Koken Ergun, I Soldier, 2005
Director/Curator of the Model Niland Seamus Kealy speaks about Signals in the Dark- our new exhibition opening on Saturday 14th March. Seamus will lead a free curator’s tour of the exhibition on Saturday at 5pm, and again on Wed 29th April at 5pm.
Signals in the Dark: Art in the Shadow of War is an art project that I toured in Canada in 2008 at galleries at the University of Toronto and Concordia University in Montreal. It’s mounting in Sligo is the first leg of its European tour. It is also the first curated project I am bringing to The Model in my capacity as Director/Curator.
This exhibition involves fifteen international artists, a film and video programme of twenty works, a publication, and a series of discussions and lectures. However, Signals in the Dark: Art in the Shadow of War takes as its ultimate reference the international alliance of Western nations that has for decades imposed a neo-colonialist imperialism upon the east and third worlds. In its many manifestations, this exhibition also contends that this imposition of imperialistic values and dominance has become wrapped up in the daily experience of many people living in these same western nations, and now permeates into other regions of the world, most often detrimentally.
From the various pornographies of war, to noble or idealized imaginings of current war, to war-embedded reportage, to the participation of the west in fuelling regional wars, to war tourism, and of course to the ongoing state of global war as dictated by Western policy and economic expansion, war is a daily fact of life. Even now that there has been a paradigm-shift in the United States, a network of dominant nation-states, supranational institutions, corporations and other powers still relies on a tradition of utilizing ultimate power and the use of force to perpetuate western hegemony. Although we might see shifts in the near future, and we might all be hopeful of such, the military-industry complex (coined by President Eisenhower in the 1960s) went out of control decades ago and is today inextricably linked to global economic expansionism.
The artworks in this exhibition are concerned with this global war, how it is represented, and how it is imagined. International in focus, the exhibition engages diverse issues and artistic strategies to target the way in which war permeates human activity. Some artworks offer unusual perspectives on sites of war, or trace its effects in unexpected places. Many others take issue with various regimes of representation, using images and language, even mockery, as a means of reflecting upon specific discourses of war, its networks, and its apparatuses. Some of the artists seek to visualize the absurdity, horror, and trauma of war, as well as express outrage that stems from personal experiences of its violence. The exhibition is also punctuated by works that delve into the dark morass of violence. Overall, artists challenge spectacles of war and catastrophe, making visible their intertwinement within a New World Order.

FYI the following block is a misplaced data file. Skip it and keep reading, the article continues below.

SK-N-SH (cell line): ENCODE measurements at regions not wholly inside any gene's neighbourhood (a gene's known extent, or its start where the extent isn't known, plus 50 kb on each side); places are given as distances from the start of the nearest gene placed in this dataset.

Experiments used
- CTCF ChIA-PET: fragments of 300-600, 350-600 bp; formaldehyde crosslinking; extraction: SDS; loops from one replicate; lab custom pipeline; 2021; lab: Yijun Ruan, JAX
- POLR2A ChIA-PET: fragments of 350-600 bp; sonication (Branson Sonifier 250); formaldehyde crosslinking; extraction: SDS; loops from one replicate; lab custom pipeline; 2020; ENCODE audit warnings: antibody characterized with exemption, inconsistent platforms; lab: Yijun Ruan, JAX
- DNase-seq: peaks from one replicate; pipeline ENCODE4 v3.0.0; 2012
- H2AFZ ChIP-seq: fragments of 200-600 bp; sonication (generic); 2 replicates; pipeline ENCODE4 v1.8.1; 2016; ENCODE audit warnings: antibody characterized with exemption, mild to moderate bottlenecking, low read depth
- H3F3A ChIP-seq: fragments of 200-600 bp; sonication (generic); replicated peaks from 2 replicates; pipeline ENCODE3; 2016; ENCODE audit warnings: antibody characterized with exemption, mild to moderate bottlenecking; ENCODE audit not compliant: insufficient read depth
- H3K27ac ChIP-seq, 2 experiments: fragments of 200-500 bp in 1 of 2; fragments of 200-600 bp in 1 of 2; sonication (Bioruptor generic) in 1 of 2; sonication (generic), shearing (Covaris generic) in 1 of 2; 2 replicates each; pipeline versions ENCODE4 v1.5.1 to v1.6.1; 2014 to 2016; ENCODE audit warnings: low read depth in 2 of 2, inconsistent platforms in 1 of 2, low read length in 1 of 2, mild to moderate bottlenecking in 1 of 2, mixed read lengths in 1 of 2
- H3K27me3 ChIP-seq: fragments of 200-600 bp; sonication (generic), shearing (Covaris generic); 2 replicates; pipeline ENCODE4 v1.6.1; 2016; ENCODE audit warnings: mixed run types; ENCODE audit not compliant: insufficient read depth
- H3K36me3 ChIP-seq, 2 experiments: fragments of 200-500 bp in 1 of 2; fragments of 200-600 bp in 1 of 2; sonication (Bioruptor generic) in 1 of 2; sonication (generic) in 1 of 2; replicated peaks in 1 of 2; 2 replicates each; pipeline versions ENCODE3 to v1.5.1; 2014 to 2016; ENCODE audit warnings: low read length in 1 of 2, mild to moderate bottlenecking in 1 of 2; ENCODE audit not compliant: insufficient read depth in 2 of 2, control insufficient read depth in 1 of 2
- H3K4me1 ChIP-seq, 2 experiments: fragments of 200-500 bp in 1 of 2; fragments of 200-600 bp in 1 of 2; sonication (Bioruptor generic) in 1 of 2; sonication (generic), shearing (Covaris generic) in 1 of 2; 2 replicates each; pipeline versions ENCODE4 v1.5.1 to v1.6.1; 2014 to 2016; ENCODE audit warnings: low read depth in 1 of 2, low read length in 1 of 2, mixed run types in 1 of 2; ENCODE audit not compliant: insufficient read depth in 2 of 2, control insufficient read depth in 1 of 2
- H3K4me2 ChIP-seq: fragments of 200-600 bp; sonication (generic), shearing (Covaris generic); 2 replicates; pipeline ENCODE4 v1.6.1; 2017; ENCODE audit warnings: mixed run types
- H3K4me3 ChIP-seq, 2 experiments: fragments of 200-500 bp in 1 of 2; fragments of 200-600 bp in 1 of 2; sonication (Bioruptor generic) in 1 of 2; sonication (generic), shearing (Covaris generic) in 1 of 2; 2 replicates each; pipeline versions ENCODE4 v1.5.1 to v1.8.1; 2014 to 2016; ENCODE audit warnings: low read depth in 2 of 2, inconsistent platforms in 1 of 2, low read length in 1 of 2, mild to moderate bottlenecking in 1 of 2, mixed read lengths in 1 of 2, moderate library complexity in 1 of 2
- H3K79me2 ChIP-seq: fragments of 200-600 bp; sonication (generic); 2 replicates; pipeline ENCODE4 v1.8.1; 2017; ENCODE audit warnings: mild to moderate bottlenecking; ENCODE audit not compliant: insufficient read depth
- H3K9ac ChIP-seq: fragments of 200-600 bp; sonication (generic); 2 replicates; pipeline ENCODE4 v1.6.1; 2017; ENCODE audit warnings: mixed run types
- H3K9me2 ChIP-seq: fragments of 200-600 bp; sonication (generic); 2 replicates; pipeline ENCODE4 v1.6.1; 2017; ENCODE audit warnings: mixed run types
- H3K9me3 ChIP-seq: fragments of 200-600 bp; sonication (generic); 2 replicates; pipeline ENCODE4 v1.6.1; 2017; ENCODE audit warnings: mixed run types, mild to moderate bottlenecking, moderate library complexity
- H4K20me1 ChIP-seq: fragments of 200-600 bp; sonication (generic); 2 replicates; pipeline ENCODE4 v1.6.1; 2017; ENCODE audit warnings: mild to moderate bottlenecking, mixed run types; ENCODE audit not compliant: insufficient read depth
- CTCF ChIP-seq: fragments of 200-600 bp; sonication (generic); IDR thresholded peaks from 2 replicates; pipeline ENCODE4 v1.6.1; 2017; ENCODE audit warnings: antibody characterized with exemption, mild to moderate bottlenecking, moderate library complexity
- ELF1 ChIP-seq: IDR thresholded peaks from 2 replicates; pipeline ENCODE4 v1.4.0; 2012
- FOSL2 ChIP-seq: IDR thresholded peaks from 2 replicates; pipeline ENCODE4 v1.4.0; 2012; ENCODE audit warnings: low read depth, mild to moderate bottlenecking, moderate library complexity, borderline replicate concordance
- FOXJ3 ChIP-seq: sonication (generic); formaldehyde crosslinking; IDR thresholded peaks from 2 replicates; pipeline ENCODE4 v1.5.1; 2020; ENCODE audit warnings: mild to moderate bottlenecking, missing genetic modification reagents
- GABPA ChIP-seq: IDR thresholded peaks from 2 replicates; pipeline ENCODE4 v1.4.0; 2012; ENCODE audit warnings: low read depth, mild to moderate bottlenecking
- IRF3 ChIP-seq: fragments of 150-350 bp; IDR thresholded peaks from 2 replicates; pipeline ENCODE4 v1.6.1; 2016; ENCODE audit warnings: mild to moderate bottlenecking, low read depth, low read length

Altogether, this exhibition seeks to uncover and focus on contemporary phenomena of global war and its supporting infrastructures, including forms of knowledge, representation, and behaviour. Where all artworks respond to, take as their source, or embody elements of war, some imagine ways to break through its disastrous perpetuation.
This exhibition also attempts to give voice to the oppressed and to the so-called ‘enemies’ of the west. Artworks in the show proclaim fundamentals of democracy in direct opposition to representations of war and declare opposition to the so-called ‘humanitarian imperialism’ and ongoing ‘states of emergency’ that have justified war today. Within the exhibition, one can also sense a diversity of resistances to social, representational and political hegemonies as well as forms of new media colonialization, all of which are part and parcel of global economic expansionism by the west.
In summation, Signals in the Dark: Art in the Shadow of War is a political exhibition that emphasizes crucial elements of the imagination of artists today that may create new arenas of resistance and, by embracing unsung, unconventional narratives, propose alternative visions of this world and that to come.
Signals in the Dark : Art in the Shadow of War opens at the Model Satellite on Castle Street in Sligo on Saturday 14th March at 5pm and continues until Sunday 3rd May. Admission is free of charge and the exhibition is open Tue- Sun from 12noon.